Spring is the season in which we traditionally embrace notions of rebirth and renewal. It's a time when the weather starts getting warmer, when we become eager to clean house, do some gardening, or to escape the soul-withering environs of the big city to commune with nature.
But if you can't get away this weekend to enjoy those wide open spaces, then make sure to visit the Wynwood's art walk where a selection of timely shows will remind you of the healing powers of the countryside. Beginning at five tomorrow, you can catch Holly Lynton's inspiring photos of New England farmers and their spiritual connections to animals and nature at the Dina Mitrani Gallery.
Over at the University of Miami's Wynwood Gallery you can also check out John R. Van Beekum's exhibit capturing the everyday life of average people living and working in the blistering landscapes of Texas.
Here are our our top picks:
"Bare Handed" at Dina Mitrani Gallery
For Holly Lynton what we consume both visually and agriculturally has been an enduring source of inspiration. In her first solo at Dina Mitrani, Lynton presents three distinct, yet related series of large-format photographs. She took the photographs over the last seven years, and they tell the stories of rural farmers from New England to South Carolina. The show focuses on their deep spiritual connections to the environment, animal life and the forces of nature.
"I look for moments of wonder and spiritual resonance in my subjects and aim to depict the delicate balance between dominance and surrender, which is at the core of their every interaction," says Lynton whose arresting imagery reference the history of art.
"HORSE" at Gallery Diet
Mateo Tannatt offers a contrasting meditation on the shifting nature of the urban landscape in his first solo at Gallery Diet. The gallery presents Studio Agony (Revisited), the Los Angeles-based artist's most recent project alongside a newly commissioned sound piece. Tannatt's eerie imagery unexpectedly communicates Wynwood's radical transformation over the past decade.
"More Land Than People: Life on the Texas High Plains" at University of Miami Art Gallery at the Wynwood Building.
The symbiotic relationship between man and his surroundings is also the subject of John R. Van Beekum's Master of Fine Arts exhibition at the University of Miami's Wynwood gallery. For his project, Van Beekum returned to his native Texas to capture the everyday experiences of the spirited people who live and work on the vast, arid expanses of the Texas High Plains.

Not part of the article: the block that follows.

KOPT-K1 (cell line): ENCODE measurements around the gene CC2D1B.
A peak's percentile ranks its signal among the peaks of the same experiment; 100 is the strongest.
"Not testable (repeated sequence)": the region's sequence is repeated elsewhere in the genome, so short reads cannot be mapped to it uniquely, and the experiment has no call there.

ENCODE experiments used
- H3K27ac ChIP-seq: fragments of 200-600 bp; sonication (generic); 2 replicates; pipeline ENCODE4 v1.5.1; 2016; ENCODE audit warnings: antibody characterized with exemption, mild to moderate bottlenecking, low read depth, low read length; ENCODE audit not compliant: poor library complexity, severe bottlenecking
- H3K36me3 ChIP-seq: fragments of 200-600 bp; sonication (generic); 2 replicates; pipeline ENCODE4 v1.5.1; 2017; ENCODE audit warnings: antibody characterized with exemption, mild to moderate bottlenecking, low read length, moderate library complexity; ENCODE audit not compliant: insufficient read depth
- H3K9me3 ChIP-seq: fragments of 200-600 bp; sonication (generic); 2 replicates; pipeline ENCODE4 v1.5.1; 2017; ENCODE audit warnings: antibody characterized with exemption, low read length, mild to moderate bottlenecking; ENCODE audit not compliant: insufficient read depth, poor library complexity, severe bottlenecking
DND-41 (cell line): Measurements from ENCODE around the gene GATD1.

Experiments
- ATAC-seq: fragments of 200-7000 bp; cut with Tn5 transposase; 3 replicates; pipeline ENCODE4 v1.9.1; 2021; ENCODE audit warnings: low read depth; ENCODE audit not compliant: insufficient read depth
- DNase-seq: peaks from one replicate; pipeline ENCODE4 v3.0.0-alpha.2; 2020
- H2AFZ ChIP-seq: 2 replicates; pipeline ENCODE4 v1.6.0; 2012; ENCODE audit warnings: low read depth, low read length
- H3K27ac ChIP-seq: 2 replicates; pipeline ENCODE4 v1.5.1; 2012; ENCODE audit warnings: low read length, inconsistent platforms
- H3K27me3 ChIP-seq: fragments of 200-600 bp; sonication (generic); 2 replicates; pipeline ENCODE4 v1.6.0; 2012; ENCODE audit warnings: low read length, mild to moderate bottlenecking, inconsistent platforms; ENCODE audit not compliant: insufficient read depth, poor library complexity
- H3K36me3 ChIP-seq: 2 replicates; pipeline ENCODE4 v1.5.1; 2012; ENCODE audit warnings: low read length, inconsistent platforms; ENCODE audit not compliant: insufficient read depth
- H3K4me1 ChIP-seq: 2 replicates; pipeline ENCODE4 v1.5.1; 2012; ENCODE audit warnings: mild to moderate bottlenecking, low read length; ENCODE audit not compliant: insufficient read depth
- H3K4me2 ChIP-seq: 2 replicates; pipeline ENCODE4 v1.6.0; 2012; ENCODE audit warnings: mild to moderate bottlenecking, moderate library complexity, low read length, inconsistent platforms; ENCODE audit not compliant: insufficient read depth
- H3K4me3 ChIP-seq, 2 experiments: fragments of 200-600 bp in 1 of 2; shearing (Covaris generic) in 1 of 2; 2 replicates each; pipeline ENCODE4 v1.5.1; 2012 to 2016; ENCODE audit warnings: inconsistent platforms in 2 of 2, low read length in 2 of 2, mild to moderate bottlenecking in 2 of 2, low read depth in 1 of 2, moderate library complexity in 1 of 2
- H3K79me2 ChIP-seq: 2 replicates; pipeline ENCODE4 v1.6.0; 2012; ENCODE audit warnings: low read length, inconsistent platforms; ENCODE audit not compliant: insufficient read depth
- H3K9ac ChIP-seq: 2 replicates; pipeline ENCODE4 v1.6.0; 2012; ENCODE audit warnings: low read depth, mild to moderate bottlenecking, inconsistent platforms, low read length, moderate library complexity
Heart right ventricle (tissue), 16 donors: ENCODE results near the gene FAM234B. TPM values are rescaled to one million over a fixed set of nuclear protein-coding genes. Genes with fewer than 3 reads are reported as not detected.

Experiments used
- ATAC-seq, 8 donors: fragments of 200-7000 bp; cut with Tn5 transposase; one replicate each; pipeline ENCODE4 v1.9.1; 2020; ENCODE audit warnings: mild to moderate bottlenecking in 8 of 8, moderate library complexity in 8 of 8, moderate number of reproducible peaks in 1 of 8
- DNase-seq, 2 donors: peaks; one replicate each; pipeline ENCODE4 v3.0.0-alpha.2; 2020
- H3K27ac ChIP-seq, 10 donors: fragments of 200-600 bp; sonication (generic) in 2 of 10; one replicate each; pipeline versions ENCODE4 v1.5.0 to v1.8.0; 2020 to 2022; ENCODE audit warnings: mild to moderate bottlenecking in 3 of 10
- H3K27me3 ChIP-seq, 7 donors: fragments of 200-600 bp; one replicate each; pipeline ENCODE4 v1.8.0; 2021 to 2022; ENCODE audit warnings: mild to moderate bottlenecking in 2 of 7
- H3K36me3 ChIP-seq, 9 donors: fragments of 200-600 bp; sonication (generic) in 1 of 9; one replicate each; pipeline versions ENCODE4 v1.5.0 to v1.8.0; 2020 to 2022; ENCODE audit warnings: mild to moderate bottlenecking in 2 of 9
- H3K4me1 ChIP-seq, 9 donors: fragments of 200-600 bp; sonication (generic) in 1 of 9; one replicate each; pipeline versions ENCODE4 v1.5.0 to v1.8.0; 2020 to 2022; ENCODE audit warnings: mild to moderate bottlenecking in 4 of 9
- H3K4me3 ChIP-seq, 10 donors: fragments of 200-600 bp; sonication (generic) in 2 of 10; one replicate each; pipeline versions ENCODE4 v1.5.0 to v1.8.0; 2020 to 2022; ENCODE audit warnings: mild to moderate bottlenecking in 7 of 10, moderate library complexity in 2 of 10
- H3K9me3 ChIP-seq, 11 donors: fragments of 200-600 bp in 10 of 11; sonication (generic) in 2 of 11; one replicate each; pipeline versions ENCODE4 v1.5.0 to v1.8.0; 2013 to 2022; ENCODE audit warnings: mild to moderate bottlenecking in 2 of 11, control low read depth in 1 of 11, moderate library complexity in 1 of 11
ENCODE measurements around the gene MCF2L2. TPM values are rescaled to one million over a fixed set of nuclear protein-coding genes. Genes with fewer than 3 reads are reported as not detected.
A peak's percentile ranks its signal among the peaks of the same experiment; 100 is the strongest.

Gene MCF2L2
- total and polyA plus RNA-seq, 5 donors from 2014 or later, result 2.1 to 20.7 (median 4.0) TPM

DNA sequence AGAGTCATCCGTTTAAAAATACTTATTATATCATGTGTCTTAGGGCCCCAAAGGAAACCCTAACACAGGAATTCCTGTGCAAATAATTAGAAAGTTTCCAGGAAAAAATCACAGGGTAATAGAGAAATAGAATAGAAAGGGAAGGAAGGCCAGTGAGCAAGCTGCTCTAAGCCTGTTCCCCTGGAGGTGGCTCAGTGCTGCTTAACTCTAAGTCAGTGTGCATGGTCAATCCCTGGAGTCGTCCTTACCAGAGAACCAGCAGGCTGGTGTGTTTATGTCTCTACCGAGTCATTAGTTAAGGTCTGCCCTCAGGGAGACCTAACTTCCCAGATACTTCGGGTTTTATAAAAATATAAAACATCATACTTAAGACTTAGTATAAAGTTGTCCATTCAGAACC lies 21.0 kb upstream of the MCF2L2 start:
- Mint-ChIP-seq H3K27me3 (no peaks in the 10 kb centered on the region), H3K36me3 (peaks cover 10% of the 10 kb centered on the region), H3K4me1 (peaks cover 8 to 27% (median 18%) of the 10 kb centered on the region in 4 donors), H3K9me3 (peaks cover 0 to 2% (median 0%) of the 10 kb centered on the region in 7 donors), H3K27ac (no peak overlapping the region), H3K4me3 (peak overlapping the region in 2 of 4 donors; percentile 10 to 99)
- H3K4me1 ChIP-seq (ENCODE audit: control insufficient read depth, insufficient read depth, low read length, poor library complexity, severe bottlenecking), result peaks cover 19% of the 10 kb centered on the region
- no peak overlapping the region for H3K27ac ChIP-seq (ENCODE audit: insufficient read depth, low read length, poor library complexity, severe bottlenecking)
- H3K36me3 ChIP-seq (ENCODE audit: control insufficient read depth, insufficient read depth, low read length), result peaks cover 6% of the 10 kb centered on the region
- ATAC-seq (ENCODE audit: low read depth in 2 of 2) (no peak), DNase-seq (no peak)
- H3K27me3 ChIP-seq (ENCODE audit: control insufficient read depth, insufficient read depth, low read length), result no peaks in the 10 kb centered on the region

"Their very existence is continually shaped by the ground beneath their feet," says Van Beekum.
"Reliquary" at Pan American Art Projects
If you seek proof that cats aren't the only creatures fascinated with boxes than mosey on over to Pan American Art Projects where a trio of offerings features a broad selection of artists who have created boxed assemblages.
On view is a solo by Carlos Estevez whose works riffs on reliquaries in the religious world. The second show, "Inside the Box," is a group exhibit boasting names such as Luis Cruz Azaceta, Ricardo Brey, Edouard Duval Carrié, and Carolina Sardi among others.
In Pan Am's video room don't miss works that take on political themes, including a wicked "microwave" assemblage by Leon Ferrari that flash fries the Catholic Church while questioning the existence of hell.
Ruby Sky Stiler: Sun Breaker at Locust Projects
Stiler, a New York-based artist, marks her South Florida debut at Locust Projects with her largest installation to date.
Stiler has reconfigured Locust's main gallery space with walls she has created by combining elements of mid-century modern motifs with cast plaster relief sculptures in a site-specific work that refracts light in playful, geometric patterns.
In Locust's project space catch "Sounding Room," a collaborative experimental audio and sculpture project featuring the work of Mindy Abovitz, Terry Berlier, Felecia Carlisle, Luciano Chessa, Christy Gast, Valerie George, Dawn Kasper, Daren Kendall, Eli Lehrhoff, Molly Zuckerman-Hartung.
Follow us on Facebook at Miami New Times Arts & Culture.
Keep Miami New Times Free... Since we started Miami New Times, it has been defined as the free, independent voice of Miami, and we would like to keep it that way. Offering our readers free access to incisive coverage of local news, food and culture. Producing stories on everything from political scandals to the hottest new bands, with gutsy reporting, stylish writing, and staffers who've won everything from the Society of Professional Journalists' Sigma Delta Chi feature-writing award to the Casey Medal for Meritorious Journalism. But with local journalism's existence under siege and advertising revenue setbacks having a larger impact, it is important now more than ever for us to rally support behind funding our local journalism. You can help by participating in our "I Support" membership program, allowing us to keep covering Miami with no paywalls.